| FOR IMMEDIATE RELEASE|
March 21, 2016
Contact: Robbie Wilbur
MDEQ Issues Flood Debris Clean-up Guidance
(JACKSON, Miss.) – The Mississippi Department of Environmental Quality (MDEQ) issued debris guidance Monday for residents and business owners in flood-impacted areas cleaning up flooded homes and businesses. In many cases, the debris may contain hazardous materials or contaminants mixed with other non-hazardous debris items. Non-hazardous wastes and debris will generally need to be disposed at a municipal solid waste landfill or a Class I rubbish disposal site or recycled at a legitimate recycling facility, where appropriate. Household hazardous materials may need to be managed and collected separately from other debris for disposal.
While cleaning up the flood debris, MDEQ requests following these general guidelines:
· Generally, most structural components and contents of a home or building that have been contacted by flood waters will need to be disposed. Structural components will include sheetrock/drywall, carpeting, wood components, electrical components, flooring, doors, and other physical parts of the structure. The contents of homes and buildings will include household furnishings, appliances, electronics, clothing, food items and other personal items. Personal items contacted by flood waters such as medications, cosmetics, and other similar personal grooming items should not be used and should also be disposed.
· Residents should NOT burn flood debris from houses, businesses and other structures. Open burning of such structural type debris is prohibited by state and federal laws and regulations.
· It is recommended that people wear protective clothing and gloves when handling flood debris because these materials may have become contaminated by raw sewage and/or hazardous chemicals released by the flood waters.
· If there is standing water or residual mud in an area when removing debris, be cautious as there may be sharp objects or other hazards exposed that are not visible.
· If cleaning up a building that has been significantly flooded, be on the lookout for snakes and rodents that may have taken refuge in the structure during the flood. Snakes tend to find high and dry hiding spots, such as an attic or the top of ceiling tiles while rodents are more prone to be found in the walls and attic spaces.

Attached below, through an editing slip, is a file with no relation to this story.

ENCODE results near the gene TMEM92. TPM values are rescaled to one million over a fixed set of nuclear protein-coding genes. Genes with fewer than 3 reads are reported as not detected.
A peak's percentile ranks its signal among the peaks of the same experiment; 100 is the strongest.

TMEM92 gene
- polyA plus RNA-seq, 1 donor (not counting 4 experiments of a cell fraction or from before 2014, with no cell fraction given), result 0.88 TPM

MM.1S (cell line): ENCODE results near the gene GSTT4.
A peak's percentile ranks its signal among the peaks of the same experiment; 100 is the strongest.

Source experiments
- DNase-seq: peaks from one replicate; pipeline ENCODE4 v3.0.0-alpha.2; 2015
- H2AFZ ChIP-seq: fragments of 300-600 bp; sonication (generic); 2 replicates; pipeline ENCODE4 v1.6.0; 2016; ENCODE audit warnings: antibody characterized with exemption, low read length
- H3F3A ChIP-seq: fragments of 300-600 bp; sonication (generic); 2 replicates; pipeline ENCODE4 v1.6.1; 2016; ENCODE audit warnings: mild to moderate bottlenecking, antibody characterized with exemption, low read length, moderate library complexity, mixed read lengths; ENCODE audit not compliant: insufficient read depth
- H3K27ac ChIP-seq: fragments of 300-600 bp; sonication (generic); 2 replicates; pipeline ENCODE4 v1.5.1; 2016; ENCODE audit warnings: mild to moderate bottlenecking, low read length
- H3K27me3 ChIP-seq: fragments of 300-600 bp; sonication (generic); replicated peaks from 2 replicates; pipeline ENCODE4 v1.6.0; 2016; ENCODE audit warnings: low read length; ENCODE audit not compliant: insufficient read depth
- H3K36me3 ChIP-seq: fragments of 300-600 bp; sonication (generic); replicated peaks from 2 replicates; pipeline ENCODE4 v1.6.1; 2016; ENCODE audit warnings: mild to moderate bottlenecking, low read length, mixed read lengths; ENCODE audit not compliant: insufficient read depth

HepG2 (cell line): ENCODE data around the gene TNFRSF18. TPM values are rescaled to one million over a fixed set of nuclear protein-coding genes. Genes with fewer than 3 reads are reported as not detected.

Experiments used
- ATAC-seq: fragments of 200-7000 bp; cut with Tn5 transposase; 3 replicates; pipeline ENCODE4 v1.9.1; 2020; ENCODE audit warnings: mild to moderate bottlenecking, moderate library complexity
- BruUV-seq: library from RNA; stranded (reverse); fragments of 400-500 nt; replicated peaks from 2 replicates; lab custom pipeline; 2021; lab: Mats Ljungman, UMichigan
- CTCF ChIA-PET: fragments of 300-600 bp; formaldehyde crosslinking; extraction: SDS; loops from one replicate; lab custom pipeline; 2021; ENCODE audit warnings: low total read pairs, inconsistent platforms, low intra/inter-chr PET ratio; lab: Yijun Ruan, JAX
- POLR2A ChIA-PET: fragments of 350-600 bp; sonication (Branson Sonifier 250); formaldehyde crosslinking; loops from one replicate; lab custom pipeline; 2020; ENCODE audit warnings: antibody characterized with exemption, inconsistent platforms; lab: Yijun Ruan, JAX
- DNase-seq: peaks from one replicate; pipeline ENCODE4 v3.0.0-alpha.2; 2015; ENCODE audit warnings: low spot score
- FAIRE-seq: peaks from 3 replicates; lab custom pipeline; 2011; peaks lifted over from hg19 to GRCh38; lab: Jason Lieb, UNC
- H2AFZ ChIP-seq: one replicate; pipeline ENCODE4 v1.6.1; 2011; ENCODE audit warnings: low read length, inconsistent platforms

· If a building or structure was built prior to or during the 1970s, some building materials -- pipe insulation, electrical insulation, flooring, ceiling tiles, roofing materials, and siding -- may contain asbestos. Caution should be used in demolishing and/or renovating these structures so as to not crush or grind up the asbestos containing materials. (Check MDEQ’s guidance on asbestos)
· Segregate debris according to how the items will be disposed or recycled. Contact local city or county leaders for direction on whether and how the clean-up and collection of flood debris may occur in your community. FEMA and MEMA have released a diagram (see below) depicting how communities may ask residents to separate their wastes.
· Dispose of the debris in the manner that is developed for your community. This may mean hauling the debris directly to a permitted municipal or rubbish landfill or to a local collection site or placing the debris near the public road for collection. A listing of the permitted landfills in Mississippi may be found at the following link: Mississippi Solid Waste Facility Listing
Additional information may be forthcoming in your community about how debris will be managed and collected.
· Collect and contain household hazardous waste materials (such as those listed below) in their original container, if possible, or in a plastic bin or tub for disposal at a household hazardous waste collection site or event. Do not mix these materials in the same container. Contact your local government to determine if a household hazardous collection site or event will be available in your area. If such events are not available locally, please contact MDEQ solid waste staff to determine an appropriate method of disposing of the material. Household hazardous wastes would include the following types of household items:
- Fuels (gasoline, propane, diesel, kerosene, etc.)
- Fuel Containers or Canisters
- Motor and Hydraulic Oils
- Paints, stains, and varnishes
- Paint thinner
- Other cleaning supplies and chemicals
- Pesticides, herbicides, and other farm/lawn chemicals
- Household thermostats and thermometers
For more information or assistance, please contact MDEQ’s Solid Waste staff at 601/961-5171 or access: www.deq.state.ms.us/solidwaste.
FEMA Debris Diagram